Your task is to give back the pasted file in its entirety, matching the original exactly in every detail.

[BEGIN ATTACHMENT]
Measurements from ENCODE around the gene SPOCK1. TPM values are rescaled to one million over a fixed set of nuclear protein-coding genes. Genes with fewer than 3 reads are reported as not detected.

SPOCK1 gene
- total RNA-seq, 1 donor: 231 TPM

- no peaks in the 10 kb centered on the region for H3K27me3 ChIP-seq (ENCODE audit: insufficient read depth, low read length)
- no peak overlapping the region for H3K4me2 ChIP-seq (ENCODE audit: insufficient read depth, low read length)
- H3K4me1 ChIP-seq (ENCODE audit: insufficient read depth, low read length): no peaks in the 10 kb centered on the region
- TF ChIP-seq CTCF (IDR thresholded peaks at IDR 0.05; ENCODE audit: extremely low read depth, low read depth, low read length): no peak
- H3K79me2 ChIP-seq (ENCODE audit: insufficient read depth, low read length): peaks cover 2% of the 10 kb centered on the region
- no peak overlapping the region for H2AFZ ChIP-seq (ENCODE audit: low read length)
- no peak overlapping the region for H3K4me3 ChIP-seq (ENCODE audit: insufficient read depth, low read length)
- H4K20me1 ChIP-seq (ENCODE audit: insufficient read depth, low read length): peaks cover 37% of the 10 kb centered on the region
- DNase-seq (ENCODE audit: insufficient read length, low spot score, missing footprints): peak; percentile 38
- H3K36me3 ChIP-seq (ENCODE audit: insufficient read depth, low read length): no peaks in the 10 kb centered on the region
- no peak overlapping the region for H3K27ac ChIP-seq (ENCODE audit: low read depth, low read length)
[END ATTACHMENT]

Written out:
Measurements from ENCODE around the gene SPOCK1. TPM values are rescaled to one million over a fixed set of nuclear protein-coding genes. Genes with fewer than 3 reads are reported as not detected.

SPOCK1 gene
- total RNA-seq, 1 donor: 231 TPM

- no peaks in the 10 kb centered on the region for H3K27me3 ChIP-seq (ENCODE audit: insufficient read depth, low read length)
- no peak overlapping the region for H3K4me2 ChIP-seq (ENCODE audit: insufficient read depth, low read length)
- H3K4me1 ChIP-seq (ENCODE audit: insufficient read depth, low read length): no peaks in the 10 kb centered on the region
- TF ChIP-seq CTCF (IDR thresholded peaks at IDR 0.05; ENCODE audit: extremely low read depth, low read depth, low read length): no peak
- H3K79me2 ChIP-seq (ENCODE audit: insufficient read depth, low read length): peaks cover 2% of the 10 kb centered on the region
- no peak overlapping the region for H2AFZ ChIP-seq (ENCODE audit: low read length)
- no peak overlapping the region for H3K4me3 ChIP-seq (ENCODE audit: insufficient read depth, low read length)
- H4K20me1 ChIP-seq (ENCODE audit: insufficient read depth, low read length): peaks cover 37% of the 10 kb centered on the region
- DNase-seq (ENCODE audit: insufficient read length, low spot score, missing footprints): peak; percentile 38
- H3K36me3 ChIP-seq (ENCODE audit: insufficient read depth, low read length): no peaks in the 10 kb centered on the region
- no peak overlapping the region for H3K27ac ChIP-seq (ENCODE audit: low read depth, low read length)